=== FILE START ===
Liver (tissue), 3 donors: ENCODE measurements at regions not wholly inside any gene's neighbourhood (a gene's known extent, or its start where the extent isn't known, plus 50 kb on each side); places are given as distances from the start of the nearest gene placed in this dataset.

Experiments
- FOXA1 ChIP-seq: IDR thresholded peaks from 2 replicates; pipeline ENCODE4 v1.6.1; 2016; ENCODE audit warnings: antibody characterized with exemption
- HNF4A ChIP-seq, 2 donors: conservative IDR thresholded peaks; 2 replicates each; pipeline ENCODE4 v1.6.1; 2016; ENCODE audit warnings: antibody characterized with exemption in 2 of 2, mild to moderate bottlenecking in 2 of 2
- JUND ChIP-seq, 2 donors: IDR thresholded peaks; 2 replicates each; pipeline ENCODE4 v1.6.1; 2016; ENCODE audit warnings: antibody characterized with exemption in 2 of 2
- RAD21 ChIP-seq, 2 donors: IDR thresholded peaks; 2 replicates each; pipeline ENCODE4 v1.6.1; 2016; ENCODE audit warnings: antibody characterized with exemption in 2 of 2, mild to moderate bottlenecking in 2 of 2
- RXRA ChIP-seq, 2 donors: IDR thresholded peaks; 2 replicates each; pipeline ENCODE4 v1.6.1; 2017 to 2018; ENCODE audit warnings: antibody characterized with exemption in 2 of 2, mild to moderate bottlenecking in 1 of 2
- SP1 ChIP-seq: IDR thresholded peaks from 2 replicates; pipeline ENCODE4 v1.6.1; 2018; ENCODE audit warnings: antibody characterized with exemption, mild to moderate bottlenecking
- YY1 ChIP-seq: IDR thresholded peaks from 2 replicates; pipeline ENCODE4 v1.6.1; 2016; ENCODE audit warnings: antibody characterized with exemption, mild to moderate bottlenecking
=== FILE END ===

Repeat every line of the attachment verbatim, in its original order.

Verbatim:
Liver (tissue), 3 donors: ENCODE measurements at regions not wholly inside any gene's neighbourhood (a gene's known extent, or its start where the extent isn't known, plus 50 kb on each side); places are given as distances from the start of the nearest gene placed in this dataset.

Experiments
- FOXA1 ChIP-seq: IDR thresholded peaks from 2 replicates; pipeline ENCODE4 v1.6.1; 2016; ENCODE audit warnings: antibody characterized with exemption
- HNF4A ChIP-seq, 2 donors: conservative IDR thresholded peaks; 2 replicates each; pipeline ENCODE4 v1.6.1; 2016; ENCODE audit warnings: antibody characterized with exemption in 2 of 2, mild to moderate bottlenecking in 2 of 2
- JUND ChIP-seq, 2 donors: IDR thresholded peaks; 2 replicates each; pipeline ENCODE4 v1.6.1; 2016; ENCODE audit warnings: antibody characterized with exemption in 2 of 2
- RAD21 ChIP-seq, 2 donors: IDR thresholded peaks; 2 replicates each; pipeline ENCODE4 v1.6.1; 2016; ENCODE audit warnings: antibody characterized with exemption in 2 of 2, mild to moderate bottlenecking in 2 of 2
- RXRA ChIP-seq, 2 donors: IDR thresholded peaks; 2 replicates each; pipeline ENCODE4 v1.6.1; 2017 to 2018; ENCODE audit warnings: antibody characterized with exemption in 2 of 2, mild to moderate bottlenecking in 1 of 2
- SP1 ChIP-seq: IDR thresholded peaks from 2 replicates; pipeline ENCODE4 v1.6.1; 2018; ENCODE audit warnings: antibody characterized with exemption, mild to moderate bottlenecking
- YY1 ChIP-seq: IDR thresholded peaks from 2 replicates; pipeline ENCODE4 v1.6.1; 2016; ENCODE audit warnings: antibody characterized with exemption, mild to moderate bottlenecking